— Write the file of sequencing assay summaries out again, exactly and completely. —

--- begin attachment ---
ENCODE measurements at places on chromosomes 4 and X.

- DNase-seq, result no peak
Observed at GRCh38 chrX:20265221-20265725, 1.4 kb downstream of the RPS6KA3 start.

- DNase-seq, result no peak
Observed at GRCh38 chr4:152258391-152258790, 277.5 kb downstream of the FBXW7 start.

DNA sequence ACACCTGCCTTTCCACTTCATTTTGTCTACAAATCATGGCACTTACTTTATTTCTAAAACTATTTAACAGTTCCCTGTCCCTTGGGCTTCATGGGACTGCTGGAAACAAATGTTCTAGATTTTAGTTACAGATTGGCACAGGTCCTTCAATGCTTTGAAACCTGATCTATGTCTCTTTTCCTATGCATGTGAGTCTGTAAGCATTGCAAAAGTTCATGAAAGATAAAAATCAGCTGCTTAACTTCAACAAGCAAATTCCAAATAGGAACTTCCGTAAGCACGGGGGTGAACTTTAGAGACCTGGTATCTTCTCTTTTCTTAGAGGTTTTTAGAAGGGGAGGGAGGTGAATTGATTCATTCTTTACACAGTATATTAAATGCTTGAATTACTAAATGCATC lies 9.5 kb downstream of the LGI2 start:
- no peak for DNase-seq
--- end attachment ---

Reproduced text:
ENCODE measurements at places on chromosomes 4 and X.

- DNase-seq, result no peak
Observed at GRCh38 chrX:20265221-20265725, 1.4 kb downstream of the RPS6KA3 start.

- DNase-seq, result no peak
Observed at GRCh38 chr4:152258391-152258790, 277.5 kb downstream of the FBXW7 start.

DNA sequence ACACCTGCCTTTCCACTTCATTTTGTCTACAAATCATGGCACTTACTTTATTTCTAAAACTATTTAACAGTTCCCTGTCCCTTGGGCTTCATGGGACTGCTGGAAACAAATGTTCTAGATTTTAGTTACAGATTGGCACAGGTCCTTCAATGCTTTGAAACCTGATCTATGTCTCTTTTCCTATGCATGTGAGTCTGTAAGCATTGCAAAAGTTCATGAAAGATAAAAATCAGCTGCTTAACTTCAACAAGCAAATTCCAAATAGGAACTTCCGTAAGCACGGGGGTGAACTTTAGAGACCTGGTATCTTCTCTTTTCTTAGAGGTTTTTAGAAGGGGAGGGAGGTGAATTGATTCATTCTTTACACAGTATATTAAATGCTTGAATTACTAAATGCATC lies 9.5 kb downstream of the LGI2 start:
- no peak for DNase-seq